The Trump-Putin connection can seem just a lurid sideshow in Trump’s horrific circus of racial and religious profiling, misogyny and authoritarianism. And, when that special relationship does catch our attention, the most obvious thing linking the two men (possible videos and blackmail aside) is their common political language of aggressive nationalism.

But this is no sideshow, and much as Trump would like it to be all about him, it is not his personal foible: the agendas of the Republican Party’s petro-backers coincide perfectly with those of the Russian oligarchy, and that is why Trump’s links to Russia were tolerated even before he was elected. The nationalist postures of Trump and Putin, which might seem to be simply ways of rallying some segments of the aggrieved masses to the banners of the countries’ respective caudillos, are instrumental for reshaping the international order in a way favourable to the oil interests.

The overriding need of the oil interests is to block anything that would cut the demand for oil – which is to say, to stymie any serious steps to mitigate climate change. International cooperation is necessary to fight climate change, and aggrieved nationalism undermines international cooperation. The cohesion of the EU is particularly important for international action on climate, and so European integration has become the enemy not only of Moscow, but also of Republican Washington.

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India’s tax reform: tortoise of regional integration inches ahead

Ajit Ranade in The Hindu
Economist Intelligence Unit
BBC
Concerns of India’s manufacturing states – A Sarvar Allam in Economic and Political Weekly

Regional economic integration is something usually associated with international trade blocs – the European Union, ASEAN, and so forth. But two of the most important cases aren’t international – they are happening within India and China. Both countries are more populous than any international “region” (excluding of course regional groupings which include either India or China), and both have had very poorly integrated national markets, for reasons to do both with internal transport infrastructure, and the protection of sub-national markets by various means.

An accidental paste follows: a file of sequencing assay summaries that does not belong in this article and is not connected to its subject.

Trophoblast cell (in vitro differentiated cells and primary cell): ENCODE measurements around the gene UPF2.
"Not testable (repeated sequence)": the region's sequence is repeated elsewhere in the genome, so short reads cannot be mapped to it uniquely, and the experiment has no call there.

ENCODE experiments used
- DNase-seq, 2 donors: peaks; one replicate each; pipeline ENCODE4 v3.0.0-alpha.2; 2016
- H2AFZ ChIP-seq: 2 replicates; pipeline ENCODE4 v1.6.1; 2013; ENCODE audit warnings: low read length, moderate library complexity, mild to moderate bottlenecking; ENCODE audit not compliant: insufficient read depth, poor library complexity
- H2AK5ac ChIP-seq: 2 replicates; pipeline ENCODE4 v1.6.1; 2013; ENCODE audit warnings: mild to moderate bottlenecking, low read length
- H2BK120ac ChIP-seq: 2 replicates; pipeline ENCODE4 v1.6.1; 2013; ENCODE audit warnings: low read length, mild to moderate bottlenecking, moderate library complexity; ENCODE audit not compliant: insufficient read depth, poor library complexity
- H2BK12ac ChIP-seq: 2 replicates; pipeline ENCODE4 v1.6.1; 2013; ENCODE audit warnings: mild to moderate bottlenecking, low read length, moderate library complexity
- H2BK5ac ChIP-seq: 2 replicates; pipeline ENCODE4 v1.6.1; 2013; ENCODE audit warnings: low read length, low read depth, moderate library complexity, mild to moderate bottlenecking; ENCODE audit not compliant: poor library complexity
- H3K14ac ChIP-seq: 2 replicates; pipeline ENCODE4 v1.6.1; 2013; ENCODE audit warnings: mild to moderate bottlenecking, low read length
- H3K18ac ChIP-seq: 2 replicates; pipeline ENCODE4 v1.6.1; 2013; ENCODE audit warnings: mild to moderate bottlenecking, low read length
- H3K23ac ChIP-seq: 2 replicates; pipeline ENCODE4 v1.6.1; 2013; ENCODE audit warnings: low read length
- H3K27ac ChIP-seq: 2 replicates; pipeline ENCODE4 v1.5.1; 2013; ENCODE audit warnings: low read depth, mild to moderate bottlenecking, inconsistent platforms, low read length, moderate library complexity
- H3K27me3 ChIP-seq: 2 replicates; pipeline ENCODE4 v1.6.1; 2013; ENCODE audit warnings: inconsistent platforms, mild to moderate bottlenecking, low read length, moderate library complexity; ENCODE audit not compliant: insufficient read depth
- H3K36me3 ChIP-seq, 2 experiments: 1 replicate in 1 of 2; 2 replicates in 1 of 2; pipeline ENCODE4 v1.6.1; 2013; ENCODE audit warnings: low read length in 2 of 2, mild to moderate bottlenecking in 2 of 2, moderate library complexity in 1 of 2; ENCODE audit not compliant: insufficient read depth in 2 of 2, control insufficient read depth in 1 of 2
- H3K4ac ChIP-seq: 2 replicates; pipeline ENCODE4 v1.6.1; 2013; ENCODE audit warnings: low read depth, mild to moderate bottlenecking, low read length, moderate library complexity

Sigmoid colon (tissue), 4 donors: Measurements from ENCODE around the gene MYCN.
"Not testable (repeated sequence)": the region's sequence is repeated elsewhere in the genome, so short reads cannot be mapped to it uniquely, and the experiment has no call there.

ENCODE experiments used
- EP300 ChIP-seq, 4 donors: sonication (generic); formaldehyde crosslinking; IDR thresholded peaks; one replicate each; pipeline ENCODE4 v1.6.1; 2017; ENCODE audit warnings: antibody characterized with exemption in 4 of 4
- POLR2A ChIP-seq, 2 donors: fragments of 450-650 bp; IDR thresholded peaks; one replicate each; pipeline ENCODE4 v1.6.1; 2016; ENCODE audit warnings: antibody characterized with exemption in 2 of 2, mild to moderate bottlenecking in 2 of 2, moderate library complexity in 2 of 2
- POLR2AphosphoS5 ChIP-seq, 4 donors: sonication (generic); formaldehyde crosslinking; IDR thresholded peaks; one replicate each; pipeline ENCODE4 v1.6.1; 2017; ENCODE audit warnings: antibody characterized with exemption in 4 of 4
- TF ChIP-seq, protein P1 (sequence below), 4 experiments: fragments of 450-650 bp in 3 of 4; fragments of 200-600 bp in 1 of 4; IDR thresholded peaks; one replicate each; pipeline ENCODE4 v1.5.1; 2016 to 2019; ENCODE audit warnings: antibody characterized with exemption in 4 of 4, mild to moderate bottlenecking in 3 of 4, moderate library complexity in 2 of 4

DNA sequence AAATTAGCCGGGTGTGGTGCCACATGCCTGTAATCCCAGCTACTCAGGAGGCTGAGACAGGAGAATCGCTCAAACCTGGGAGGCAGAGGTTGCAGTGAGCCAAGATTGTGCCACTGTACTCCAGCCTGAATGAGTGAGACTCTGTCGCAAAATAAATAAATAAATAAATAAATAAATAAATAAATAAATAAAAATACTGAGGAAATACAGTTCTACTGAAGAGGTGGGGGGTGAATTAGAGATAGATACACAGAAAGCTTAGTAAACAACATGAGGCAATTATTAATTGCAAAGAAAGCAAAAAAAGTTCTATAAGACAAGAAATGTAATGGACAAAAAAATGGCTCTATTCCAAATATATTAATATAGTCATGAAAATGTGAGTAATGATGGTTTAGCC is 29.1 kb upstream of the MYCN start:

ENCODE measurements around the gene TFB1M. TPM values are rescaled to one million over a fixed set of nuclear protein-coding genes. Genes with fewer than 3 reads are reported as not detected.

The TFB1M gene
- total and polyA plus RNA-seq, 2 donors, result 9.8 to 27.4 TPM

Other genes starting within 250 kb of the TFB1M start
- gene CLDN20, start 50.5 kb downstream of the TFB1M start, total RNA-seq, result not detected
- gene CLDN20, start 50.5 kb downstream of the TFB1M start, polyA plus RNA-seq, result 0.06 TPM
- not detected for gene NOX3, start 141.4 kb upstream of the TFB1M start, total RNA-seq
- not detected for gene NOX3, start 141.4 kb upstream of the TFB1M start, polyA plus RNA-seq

Global economic integration – quick, and institutionally shallow – is the hare; regional integration is the tortoise.

Better cycling infrastructure, or make driving more costly? Yes.

Good cycling infrastructure is extremely important for increasing cycling and for reducing the use of cars in our towns and cities. On main roads, that means protected (segregated) cycle lanes; on side roads it means filtered permeability – pedestrians and cycles go through, cars and trucks don’t. There’s plenty of evidence for the importance of such infrastructure.

But when the UK cycling organization road.cc runs the headline “Cycle infrastructure responsible for 85% of cycling increase“, I have to object. This is the message of Infrastructure, Infrastructure and Infrastructure gone mad. If you read just that headline, you’ll be left with the impression that nothing much matters other than infrastructure. Even if you read the whole article, you won’t know why that interpretation is dead wrong.